February 1975

Routine Intraoperative AngiographyAn Essential Adjunct in Vascular Surgery

Author Affiliations

From the departments of surgery (Drs. I. Dardik, Ibrahim, Veith, and H. Dardik) and radiology (Dr. Sprayregen), Montefiore Hospital and Medical Center, Albert Einstein College of Medicine, New York, and the Department of Surgery, Englewood Hospital, Englewood, NJ (Drs. I. Dardik, Ibrahim, and H. Dardik).

Arch Surg. 1975;110(2):184-190. doi:10.1001/archsurg.1975.01360080050008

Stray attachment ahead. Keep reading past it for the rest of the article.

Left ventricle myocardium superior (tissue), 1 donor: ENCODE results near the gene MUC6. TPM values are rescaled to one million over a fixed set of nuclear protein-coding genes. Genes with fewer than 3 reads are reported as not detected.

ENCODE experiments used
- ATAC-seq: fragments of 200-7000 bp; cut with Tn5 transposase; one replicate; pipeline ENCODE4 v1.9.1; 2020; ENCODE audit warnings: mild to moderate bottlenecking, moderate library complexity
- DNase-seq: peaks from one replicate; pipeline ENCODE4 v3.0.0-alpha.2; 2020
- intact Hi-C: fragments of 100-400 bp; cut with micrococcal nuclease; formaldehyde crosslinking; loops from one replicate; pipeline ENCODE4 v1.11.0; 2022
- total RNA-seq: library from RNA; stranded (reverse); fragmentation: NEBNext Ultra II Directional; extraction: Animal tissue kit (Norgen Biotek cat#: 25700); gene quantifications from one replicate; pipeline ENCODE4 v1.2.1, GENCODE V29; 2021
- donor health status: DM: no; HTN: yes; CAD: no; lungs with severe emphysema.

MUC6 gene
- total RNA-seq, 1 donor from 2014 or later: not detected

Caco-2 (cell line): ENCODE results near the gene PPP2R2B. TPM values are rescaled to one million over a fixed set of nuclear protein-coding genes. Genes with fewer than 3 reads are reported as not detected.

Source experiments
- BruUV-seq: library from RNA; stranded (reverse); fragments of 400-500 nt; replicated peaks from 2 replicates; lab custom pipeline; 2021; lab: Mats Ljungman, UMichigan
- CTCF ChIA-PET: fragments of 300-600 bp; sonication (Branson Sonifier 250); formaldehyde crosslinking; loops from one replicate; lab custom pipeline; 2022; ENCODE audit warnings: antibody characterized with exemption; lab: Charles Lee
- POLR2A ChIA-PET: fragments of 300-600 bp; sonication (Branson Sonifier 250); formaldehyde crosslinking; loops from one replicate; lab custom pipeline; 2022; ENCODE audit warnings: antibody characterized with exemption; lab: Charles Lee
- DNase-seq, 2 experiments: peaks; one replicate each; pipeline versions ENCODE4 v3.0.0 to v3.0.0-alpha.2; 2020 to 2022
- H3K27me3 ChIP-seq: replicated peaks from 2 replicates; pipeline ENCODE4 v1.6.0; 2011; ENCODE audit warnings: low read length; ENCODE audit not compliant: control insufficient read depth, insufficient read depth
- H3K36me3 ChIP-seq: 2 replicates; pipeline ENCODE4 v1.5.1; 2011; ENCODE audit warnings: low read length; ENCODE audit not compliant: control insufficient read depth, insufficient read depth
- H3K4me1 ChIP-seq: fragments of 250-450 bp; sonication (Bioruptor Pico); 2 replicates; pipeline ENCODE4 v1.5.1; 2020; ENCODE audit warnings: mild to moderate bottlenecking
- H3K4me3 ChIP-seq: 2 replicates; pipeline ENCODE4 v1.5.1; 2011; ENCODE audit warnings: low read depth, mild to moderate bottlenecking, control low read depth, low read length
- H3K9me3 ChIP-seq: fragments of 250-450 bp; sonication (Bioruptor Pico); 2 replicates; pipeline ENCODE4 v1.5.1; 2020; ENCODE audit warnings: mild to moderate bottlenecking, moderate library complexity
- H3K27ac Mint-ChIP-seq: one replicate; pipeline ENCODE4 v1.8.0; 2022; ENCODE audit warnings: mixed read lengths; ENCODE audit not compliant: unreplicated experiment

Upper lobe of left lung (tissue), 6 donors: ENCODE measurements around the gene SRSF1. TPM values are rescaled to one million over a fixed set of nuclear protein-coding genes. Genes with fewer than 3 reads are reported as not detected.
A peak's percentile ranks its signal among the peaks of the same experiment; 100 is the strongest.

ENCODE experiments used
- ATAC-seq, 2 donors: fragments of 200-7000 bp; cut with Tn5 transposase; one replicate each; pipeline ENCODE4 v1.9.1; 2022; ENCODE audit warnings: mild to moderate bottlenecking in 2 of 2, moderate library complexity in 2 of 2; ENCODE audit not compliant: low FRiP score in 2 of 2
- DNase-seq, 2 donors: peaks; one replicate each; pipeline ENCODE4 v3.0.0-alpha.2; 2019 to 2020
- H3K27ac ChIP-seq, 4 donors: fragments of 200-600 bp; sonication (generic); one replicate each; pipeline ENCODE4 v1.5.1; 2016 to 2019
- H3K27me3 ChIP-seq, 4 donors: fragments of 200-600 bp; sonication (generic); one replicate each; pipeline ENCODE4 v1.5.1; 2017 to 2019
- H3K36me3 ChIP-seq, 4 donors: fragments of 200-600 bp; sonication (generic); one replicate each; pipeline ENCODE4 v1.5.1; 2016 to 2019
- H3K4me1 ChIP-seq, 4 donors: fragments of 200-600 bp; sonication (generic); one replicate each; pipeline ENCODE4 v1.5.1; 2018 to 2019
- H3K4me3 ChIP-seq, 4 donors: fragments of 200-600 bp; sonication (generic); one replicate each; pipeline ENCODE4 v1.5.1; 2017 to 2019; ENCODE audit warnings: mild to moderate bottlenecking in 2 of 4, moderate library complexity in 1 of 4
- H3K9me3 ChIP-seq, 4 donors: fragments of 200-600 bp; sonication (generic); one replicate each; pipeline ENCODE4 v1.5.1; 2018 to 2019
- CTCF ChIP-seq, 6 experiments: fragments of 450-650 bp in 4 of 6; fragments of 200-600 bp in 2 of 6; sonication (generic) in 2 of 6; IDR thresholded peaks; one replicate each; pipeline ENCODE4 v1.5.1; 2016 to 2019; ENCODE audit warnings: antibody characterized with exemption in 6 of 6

Intraoperative angiography was performed during a variety of 155 arterial reconstructive procedures including bypass, endarterectomy, embolectomy, thrombectomy, primary reconstruction, and angioplasty. In 27 or 17% of these cases, defects were identified that could be corrected. These included technical errors at the suture line, accumulation of platelet thrombus and atherosclerotic debris, or unrecognized lesions in the runoff. The likelihood of identifying such lesions is greatest in patients undergoing bypass surgery, particularly when the distal anastomosis involves one of the leg arteries. Routine use of intraoperative angiography as an adjunct to vascular surgery is justified and will help to obviate many early graft failures.